trust – tolerance – self-sufficiency
We will hold out a hand in friendship to anyone who wishes to take it with a view to bettering the lot of our respective peoples. However, the mad and the bad are always with us and occasionally, by attracting more of their own kind, they manage to take control of a nation. Thus we have to deal with some particularly foul regimes, and the pragmatism needed for this means that the chances of remaining free from all moral reproach are, I feel, remote.
Given that we do not want other nations to interfere with our affairs we cannot reasonably interfere with theirs. However, that said, we will best help the poor and oppressed of the world by providing an example – by setting our own affairs in order and becoming strong and resourceful in our freedom.
Defence is an integral part of Foreign Policy. We will menace no one, but we must be able to defend ourselves at home, and any of our citizens and interests abroad. This means that we must be capable of delivering a powerful strike force anywhere in the world at short notice. Predominantly however, the use of our armed forces will be concerned with joint ventures with international allies. Our contribution to each will be determined on its merits but violence is profoundly chaotic and before it is offered, both the aim of it and the final withdrawal conditions and strategy must be clearly defined.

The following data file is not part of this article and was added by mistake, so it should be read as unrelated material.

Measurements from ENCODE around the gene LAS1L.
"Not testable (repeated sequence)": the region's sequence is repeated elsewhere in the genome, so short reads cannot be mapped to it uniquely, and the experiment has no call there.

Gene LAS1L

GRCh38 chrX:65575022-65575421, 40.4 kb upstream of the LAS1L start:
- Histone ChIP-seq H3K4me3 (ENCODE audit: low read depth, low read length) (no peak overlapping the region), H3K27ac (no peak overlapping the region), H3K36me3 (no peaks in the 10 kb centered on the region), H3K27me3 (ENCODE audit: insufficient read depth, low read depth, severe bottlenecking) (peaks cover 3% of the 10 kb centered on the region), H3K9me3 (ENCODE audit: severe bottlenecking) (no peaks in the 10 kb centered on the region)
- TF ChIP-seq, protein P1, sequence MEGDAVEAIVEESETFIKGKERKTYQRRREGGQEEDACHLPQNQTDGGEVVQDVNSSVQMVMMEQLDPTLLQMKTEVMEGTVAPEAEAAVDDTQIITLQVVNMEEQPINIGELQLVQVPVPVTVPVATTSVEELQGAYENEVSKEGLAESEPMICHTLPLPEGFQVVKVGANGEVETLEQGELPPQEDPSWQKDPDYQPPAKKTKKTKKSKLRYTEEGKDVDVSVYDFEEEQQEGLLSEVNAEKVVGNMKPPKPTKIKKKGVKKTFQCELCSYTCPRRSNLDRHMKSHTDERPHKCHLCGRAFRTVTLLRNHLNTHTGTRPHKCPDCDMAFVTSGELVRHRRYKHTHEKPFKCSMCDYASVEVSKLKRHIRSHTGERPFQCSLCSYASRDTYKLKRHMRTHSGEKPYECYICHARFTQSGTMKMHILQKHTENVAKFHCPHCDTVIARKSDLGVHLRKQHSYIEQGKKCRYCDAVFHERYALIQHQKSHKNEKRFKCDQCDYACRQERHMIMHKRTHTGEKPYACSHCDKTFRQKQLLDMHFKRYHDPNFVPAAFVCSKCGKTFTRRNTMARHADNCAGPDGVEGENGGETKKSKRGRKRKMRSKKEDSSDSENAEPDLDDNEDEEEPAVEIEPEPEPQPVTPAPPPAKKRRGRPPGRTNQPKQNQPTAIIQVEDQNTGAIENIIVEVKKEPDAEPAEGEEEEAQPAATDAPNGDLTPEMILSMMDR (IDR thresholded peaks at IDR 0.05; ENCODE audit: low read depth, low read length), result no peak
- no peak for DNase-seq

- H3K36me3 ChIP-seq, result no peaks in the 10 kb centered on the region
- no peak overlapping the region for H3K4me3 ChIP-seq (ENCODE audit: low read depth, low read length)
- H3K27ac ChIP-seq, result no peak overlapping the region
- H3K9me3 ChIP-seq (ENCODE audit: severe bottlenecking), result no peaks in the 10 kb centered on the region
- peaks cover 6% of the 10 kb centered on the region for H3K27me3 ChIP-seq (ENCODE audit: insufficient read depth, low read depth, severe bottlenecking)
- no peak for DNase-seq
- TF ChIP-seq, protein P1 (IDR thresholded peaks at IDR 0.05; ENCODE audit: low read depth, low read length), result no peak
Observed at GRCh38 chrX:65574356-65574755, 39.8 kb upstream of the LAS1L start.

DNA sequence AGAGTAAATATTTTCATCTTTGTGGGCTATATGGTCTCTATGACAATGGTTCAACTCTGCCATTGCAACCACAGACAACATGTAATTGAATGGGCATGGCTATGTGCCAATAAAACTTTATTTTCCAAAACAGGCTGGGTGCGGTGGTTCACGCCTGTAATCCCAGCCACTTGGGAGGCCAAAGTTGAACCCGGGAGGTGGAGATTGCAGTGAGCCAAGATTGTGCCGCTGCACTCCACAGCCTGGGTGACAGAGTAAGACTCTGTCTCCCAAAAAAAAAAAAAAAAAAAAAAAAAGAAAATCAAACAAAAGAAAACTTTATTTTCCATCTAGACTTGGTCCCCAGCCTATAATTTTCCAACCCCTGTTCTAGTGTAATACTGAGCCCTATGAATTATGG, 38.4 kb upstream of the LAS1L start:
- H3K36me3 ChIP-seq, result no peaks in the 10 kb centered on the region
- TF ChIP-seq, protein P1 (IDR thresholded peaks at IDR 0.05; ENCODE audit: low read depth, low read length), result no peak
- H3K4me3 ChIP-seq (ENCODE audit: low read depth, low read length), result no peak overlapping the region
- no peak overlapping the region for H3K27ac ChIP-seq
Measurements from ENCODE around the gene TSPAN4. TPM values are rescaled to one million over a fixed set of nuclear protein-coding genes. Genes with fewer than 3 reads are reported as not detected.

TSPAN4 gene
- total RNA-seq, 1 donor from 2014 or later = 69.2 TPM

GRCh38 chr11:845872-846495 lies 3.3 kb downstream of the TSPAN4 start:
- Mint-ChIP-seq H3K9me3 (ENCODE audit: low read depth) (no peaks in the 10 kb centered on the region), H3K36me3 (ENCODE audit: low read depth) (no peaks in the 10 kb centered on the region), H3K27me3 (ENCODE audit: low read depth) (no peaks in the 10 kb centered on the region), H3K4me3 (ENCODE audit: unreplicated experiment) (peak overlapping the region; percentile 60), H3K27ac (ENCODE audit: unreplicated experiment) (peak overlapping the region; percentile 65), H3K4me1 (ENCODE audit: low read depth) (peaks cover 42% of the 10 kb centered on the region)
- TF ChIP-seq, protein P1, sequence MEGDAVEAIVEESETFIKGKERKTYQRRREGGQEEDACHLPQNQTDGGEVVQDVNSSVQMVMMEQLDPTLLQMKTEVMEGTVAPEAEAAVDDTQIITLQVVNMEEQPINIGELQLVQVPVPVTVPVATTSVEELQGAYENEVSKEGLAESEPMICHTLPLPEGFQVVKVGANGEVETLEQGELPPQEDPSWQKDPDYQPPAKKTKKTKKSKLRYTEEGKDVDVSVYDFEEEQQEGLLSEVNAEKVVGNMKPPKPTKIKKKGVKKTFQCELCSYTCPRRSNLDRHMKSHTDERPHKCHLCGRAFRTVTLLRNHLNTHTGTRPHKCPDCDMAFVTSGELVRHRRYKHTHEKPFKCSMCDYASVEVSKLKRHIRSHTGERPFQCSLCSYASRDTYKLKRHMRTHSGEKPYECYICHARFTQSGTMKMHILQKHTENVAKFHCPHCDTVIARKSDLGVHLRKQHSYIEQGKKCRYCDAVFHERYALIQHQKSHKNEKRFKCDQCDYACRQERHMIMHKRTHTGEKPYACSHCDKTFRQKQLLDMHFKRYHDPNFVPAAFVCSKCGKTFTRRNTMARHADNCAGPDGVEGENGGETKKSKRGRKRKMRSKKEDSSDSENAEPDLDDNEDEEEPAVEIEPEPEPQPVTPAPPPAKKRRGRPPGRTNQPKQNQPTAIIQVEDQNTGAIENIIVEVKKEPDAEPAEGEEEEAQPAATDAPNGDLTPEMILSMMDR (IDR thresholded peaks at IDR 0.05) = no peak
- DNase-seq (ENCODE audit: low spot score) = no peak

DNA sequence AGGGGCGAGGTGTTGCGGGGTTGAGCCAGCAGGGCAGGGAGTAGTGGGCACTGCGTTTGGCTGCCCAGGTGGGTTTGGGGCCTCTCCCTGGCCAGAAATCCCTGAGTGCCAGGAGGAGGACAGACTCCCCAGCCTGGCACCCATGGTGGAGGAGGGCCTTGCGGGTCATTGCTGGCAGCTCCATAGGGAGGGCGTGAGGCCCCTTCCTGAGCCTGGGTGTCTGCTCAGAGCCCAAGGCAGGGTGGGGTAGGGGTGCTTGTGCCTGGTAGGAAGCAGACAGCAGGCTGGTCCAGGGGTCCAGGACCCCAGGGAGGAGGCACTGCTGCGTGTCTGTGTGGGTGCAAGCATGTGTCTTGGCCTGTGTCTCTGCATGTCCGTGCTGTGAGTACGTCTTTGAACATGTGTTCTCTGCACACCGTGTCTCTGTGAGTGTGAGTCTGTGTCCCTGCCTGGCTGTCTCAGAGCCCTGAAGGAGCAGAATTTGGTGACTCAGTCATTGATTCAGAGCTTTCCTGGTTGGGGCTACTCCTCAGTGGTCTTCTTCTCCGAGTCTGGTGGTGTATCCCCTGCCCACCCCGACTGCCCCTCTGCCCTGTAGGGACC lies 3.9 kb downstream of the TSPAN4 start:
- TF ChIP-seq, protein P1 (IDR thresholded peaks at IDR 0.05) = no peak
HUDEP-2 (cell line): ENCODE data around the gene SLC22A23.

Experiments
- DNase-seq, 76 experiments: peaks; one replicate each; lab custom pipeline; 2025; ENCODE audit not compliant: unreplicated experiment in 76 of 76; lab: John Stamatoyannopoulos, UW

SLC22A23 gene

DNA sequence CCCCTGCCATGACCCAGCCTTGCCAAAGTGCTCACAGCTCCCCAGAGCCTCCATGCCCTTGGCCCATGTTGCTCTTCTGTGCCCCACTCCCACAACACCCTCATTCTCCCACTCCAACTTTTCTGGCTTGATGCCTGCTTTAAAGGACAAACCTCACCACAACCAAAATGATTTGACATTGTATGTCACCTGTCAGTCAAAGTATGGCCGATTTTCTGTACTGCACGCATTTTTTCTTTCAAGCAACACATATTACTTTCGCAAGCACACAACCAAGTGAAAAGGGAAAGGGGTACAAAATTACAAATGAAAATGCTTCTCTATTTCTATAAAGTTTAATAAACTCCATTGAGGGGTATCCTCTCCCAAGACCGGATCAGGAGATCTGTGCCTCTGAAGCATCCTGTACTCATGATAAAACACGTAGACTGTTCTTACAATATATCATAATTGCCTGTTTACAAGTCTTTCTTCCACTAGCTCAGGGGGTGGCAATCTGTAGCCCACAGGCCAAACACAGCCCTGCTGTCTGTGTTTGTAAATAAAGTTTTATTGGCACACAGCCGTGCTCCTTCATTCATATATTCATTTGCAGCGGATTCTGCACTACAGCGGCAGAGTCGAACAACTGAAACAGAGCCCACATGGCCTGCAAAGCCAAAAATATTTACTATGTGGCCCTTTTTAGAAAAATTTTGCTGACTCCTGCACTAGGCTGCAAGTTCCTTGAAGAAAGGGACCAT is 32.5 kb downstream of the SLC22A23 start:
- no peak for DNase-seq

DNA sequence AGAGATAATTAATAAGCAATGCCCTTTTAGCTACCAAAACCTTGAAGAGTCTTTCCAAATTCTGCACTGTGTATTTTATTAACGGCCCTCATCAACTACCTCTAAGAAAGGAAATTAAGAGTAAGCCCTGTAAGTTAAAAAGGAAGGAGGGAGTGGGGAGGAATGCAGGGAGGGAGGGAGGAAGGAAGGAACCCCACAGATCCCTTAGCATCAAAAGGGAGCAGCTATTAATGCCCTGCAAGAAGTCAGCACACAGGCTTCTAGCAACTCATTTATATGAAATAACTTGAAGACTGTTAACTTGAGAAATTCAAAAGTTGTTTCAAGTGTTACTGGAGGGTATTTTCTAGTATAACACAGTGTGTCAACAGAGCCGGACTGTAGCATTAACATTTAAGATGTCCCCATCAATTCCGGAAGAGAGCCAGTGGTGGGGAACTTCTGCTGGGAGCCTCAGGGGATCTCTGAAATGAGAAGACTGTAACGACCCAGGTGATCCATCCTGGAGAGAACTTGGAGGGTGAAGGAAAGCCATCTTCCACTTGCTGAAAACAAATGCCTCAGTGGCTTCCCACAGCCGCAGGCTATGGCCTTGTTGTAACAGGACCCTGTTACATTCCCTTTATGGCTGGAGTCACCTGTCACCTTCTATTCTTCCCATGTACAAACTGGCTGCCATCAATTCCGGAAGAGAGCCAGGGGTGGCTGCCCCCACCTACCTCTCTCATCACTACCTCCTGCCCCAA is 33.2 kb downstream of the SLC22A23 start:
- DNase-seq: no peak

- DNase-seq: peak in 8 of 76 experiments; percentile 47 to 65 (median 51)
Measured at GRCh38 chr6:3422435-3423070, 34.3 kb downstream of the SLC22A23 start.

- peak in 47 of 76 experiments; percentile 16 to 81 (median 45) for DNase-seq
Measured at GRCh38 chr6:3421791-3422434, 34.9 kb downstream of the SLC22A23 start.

A major debate is needed about how our armed forces can best be structured and hence equipped. Major wars such as World Wars One and Two are unlikely, but smaller localized conflicts will doubtless continue. These will involve soldiers ‘on the ground’ with all that that means for tactics, equipment and logistics. Their duty will be to fight whatever conflict they have been set to and to work with local authorities with a view to handing over this task to them as soon as possible. In addition, we are all, as individuals, at risk from foreign murder gangs, and there will be a role for a greater civilian component to the armed forces.
Finally, but not least, we must take far greater care of the young men and women who pursue the honourable profession of soldiering, particularly when they leave it. Ultimately they put themselves between us and those who would harm us and without their like in the past we would have precious few of the freedoms we now casually take for granted.